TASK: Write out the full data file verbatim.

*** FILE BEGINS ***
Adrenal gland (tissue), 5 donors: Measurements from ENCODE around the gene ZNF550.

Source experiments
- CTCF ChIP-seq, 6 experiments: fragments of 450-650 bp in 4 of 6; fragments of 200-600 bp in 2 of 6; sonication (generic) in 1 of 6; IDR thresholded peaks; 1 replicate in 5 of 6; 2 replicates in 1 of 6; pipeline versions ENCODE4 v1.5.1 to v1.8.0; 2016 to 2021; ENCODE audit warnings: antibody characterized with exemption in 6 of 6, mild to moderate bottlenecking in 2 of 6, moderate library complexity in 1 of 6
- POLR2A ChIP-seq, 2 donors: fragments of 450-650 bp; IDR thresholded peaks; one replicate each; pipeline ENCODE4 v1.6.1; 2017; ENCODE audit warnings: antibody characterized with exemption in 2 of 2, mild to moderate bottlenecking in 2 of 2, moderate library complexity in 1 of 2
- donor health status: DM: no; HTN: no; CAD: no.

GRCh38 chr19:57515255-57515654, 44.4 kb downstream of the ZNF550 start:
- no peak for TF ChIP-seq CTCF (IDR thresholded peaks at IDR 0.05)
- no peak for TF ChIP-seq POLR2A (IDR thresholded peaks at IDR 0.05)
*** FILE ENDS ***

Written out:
Adrenal gland (tissue), 5 donors: Measurements from ENCODE around the gene ZNF550.

Source experiments
- CTCF ChIP-seq, 6 experiments: fragments of 450-650 bp in 4 of 6; fragments of 200-600 bp in 2 of 6; sonication (generic) in 1 of 6; IDR thresholded peaks; 1 replicate in 5 of 6; 2 replicates in 1 of 6; pipeline versions ENCODE4 v1.5.1 to v1.8.0; 2016 to 2021; ENCODE audit warnings: antibody characterized with exemption in 6 of 6, mild to moderate bottlenecking in 2 of 6, moderate library complexity in 1 of 6
- POLR2A ChIP-seq, 2 donors: fragments of 450-650 bp; IDR thresholded peaks; one replicate each; pipeline ENCODE4 v1.6.1; 2017; ENCODE audit warnings: antibody characterized with exemption in 2 of 2, mild to moderate bottlenecking in 2 of 2, moderate library complexity in 1 of 2
- donor health status: DM: no; HTN: no; CAD: no.

GRCh38 chr19:57515255-57515654, 44.4 kb downstream of the ZNF550 start:
- no peak for TF ChIP-seq CTCF (IDR thresholded peaks at IDR 0.05)
- no peak for TF ChIP-seq POLR2A (IDR thresholded peaks at IDR 0.05)